$1.01 billion Stanislaus County budget gets OK

kcarlson@modbee.comJune 11, 2013 

PG Home Care Protest 1

PATTY GUERRA/ pguerra@modbee.com In home supportive services demonstration is pictured on Tuesday morning (06-11-13) on J Street in Modesto, Ca.

PATTY GUERRA — The Modesto Bee Buy Photo

    alternate textKen Carlson
    Title: Staff writer
    Coverage areas: County government, health and medicine, air quality, the environment and public pension systems
    Bio: Ken Carlson has worked 13 years for The Bee, covering local government agencies in Stanislaus and San Joaquin counties. His in-depth reporting has focused on access to health care and public employee pensions.
    Recent stories written by Ken
    E-mail: kcarlson@modbee.com

— An initial $1.01 billion budget for Stanislaus County sailed to approval Tuesday.

But county leaders are bracing for a possible health services financial hit that could occur before the final budget is approved in September. Officials are preparing for another shortfall when the county opens hundreds of new jail beds four years from now.

With the unanimous vote approving the budget, supervisors denied themselves a raise but approved allocations to increase the county work force by 61 positions. About half of the employees will work in an expanded Community Services Agency call center to enroll Medi-Cal recipients next year; only three of the 61 positions are funded through the general fund.

Close to $500 million, or almost half of the county budget, reflects spending on health and social serv-ices that the county provides for the state or federal government, officials noted. Staff said that one in three county residents receives some type of public aid.

California has decided to expand Medi-Cal under the federal health reform law next year, and that could shift funding away from counties — funding that has paid for indigent health and efforts to control communicable diseases.

In addition, the county will need to pay for 94 additional staff to work in expanded jail facilities in the 2016-17 fiscal year, at a $10 million annual cost to the general fund. "It's a major issue we are going to have to figure out," Supervisor Terry Withrow said.

The county hopes to open a 16-bed psychiatric health facility in Ceres early next year in response to spikes in psychiatric hospitalizations, which threaten to affect the general fund. The center, providing a less intensive level of care for people suffering from psychotic episodes, is supposed to reduce the county's inpatient costs at Doctors Behavioral Health Center. The county's daily costs will be $630 per patient in the Ceres facility, compared with $1,031 per patient at the behavioral center.

The board approved Supervisor Bill O'Brien's proposal to research legal means to reduce the Sheriff's Department's expense for courthouse security. O'Brien said the state has not adequately funded court security, forcing the department to take deputies off patrol.

Board Chairman Vito Chiesa expressed concern that the county was draining $6.2 million in "teeter reserves" to balance general fund spending. The reserve fund is fed by penalties and interest on delinquent taxes.

The county general fund, which pays for law enforcement and other needs, is projected at $239 million, or $20 million less than the current year, partly because of one-time funding this year and court security being moved to a special revenue budget. Staff said the general fund is $40 million less than the level in 2007, just before the recession.

Supervisors turned down a pay raise, despite an ordinance allowing for 3.75 percent increases in July and January when supervisor salaries in seven comparable counties are 20 percent higher. The elected officials could have boosted their pay from $70,284 to $75,660 a year. The average in the comparison counties is $89,064.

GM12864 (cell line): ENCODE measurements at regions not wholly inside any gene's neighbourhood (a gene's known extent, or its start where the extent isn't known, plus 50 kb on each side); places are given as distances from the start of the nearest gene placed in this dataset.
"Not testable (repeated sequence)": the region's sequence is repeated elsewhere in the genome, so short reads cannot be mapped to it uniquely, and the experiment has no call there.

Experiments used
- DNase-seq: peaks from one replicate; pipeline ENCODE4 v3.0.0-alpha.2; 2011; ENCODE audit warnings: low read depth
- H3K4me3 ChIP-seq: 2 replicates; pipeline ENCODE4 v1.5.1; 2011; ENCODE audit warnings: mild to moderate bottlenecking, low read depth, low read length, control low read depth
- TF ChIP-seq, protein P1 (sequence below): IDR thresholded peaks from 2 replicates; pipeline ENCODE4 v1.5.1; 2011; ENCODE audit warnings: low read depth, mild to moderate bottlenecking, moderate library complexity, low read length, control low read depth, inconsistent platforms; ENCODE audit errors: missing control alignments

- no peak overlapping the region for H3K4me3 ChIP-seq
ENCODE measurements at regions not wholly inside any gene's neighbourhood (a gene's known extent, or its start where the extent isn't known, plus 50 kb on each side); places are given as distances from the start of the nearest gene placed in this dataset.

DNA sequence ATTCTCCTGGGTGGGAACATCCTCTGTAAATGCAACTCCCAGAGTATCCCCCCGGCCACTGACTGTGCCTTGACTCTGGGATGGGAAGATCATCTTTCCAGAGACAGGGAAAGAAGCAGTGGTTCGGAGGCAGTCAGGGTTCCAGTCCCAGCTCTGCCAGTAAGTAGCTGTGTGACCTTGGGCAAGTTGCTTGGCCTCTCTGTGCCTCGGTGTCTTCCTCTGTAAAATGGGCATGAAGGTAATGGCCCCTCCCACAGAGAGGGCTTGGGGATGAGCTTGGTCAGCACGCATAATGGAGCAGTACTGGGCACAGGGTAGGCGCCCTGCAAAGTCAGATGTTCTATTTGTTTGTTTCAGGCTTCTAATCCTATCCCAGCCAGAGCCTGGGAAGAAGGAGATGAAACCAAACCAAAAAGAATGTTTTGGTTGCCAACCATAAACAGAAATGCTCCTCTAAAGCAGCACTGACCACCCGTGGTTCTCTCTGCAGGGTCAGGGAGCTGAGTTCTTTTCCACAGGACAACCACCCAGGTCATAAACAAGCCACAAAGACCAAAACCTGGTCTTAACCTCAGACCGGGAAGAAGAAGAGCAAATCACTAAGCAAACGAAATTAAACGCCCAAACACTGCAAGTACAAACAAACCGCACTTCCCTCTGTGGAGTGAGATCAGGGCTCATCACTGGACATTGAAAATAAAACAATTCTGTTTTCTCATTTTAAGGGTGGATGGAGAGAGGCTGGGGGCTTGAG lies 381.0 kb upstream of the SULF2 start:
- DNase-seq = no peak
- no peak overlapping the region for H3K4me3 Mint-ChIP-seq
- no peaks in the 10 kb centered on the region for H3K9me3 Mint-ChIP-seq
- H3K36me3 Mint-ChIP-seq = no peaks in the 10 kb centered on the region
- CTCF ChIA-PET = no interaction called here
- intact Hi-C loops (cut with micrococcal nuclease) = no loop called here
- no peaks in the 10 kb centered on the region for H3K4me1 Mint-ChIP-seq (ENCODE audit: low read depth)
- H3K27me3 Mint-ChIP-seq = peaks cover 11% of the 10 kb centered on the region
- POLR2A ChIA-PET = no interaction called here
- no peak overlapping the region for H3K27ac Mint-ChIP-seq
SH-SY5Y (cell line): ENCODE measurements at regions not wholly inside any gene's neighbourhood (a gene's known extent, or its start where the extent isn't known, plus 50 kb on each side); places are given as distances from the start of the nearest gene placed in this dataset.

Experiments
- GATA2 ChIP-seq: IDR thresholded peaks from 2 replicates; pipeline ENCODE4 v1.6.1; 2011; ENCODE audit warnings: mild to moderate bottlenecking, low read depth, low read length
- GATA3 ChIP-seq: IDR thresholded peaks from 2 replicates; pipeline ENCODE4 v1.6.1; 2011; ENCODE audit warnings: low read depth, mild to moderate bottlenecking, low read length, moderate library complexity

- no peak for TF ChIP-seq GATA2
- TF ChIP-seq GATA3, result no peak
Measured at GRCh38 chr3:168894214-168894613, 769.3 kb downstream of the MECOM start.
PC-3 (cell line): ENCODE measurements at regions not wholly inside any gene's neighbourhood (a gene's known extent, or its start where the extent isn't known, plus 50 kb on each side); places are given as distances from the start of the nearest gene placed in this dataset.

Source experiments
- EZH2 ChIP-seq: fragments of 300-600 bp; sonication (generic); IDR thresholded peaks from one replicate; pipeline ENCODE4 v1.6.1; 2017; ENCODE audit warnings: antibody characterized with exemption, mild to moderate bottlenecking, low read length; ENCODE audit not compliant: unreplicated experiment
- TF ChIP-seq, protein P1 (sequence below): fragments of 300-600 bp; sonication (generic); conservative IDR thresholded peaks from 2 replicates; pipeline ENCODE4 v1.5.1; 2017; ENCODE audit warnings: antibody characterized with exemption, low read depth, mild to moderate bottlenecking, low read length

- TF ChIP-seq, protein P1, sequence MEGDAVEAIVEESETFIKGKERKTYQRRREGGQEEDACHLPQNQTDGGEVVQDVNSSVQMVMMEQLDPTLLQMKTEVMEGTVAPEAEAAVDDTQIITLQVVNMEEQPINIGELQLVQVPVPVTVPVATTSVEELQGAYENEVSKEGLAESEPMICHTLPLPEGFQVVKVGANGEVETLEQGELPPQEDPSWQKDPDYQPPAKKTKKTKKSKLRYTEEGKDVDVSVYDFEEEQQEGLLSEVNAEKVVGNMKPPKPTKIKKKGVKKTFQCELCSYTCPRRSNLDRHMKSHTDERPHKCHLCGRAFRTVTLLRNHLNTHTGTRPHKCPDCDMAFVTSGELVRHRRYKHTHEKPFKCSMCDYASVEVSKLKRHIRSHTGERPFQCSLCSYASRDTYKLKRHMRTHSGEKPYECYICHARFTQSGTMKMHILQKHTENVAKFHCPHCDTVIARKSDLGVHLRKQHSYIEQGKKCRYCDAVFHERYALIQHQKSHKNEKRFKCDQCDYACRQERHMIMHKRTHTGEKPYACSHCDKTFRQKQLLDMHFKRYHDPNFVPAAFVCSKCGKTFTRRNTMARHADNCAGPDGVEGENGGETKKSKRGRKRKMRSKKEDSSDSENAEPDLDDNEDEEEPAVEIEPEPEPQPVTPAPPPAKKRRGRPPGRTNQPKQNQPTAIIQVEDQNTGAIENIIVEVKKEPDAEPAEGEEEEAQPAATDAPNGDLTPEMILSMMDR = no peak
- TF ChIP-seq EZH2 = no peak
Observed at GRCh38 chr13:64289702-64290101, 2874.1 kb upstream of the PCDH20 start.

Property tax revenue up

Stanislaus expects to see a 4 percent increase in property tax revenue, while local consumer spending is projected to improve sales tax receipts by 3 percent. Libraries will get a 6.7 percent funding increase from the ‹-cent special tax, which will pay for facility improvements.

The Alliance Worknet will lose $413,000 because of federal sequestration, but additional grant funding will more than offset the loss. The assessor's office will cut four vacant positions and receive $487,300 from the general fund to make up for revenue lost to a court decision last year. The state Supreme Court ruled that counties had overcharged cities for property tax administration.

At Tuesday's meeting, workers who care for disabled people at home again packed the board chamber to ask for a raise. Care providers are paid $9.38 per hour through the In-Home Support Services program.

Staff cited two reasons for a 2.7 percent increase in the total county budget for the year that begins July 1. The Community Services Agency will receive $40 million in additional appropriations because of an influx of federal and state funding; in addition, the Kiernan Avenue-Highway 99 interchange project, along with the Claribel Road widening, will account for $44 million in one-time spending.

Bee staff writer Ken Carlson can be reached at kcarlson@modbee.com or (209) 578-2321.


The Stanislaus County Board of Supervisors also took the following action Tuesday:

• OK'd plans for a project to repair sidewalks and replace trees that are damaging sidewalks on Pirrone, Finney and Sisk roads in Salida. The estimated cost: $320,000.

• Approved funding to purchase the 2013 aerial photograph of Stanislaus County for the geographic information system for $58,500. Local agencies and private individuals use the computer mapping and database system. County agencies will cover most of the cost, but cities will be expected to pay fees to use the system when the photo is updated in two years. Ceres and Patterson each kicked in $3,200.

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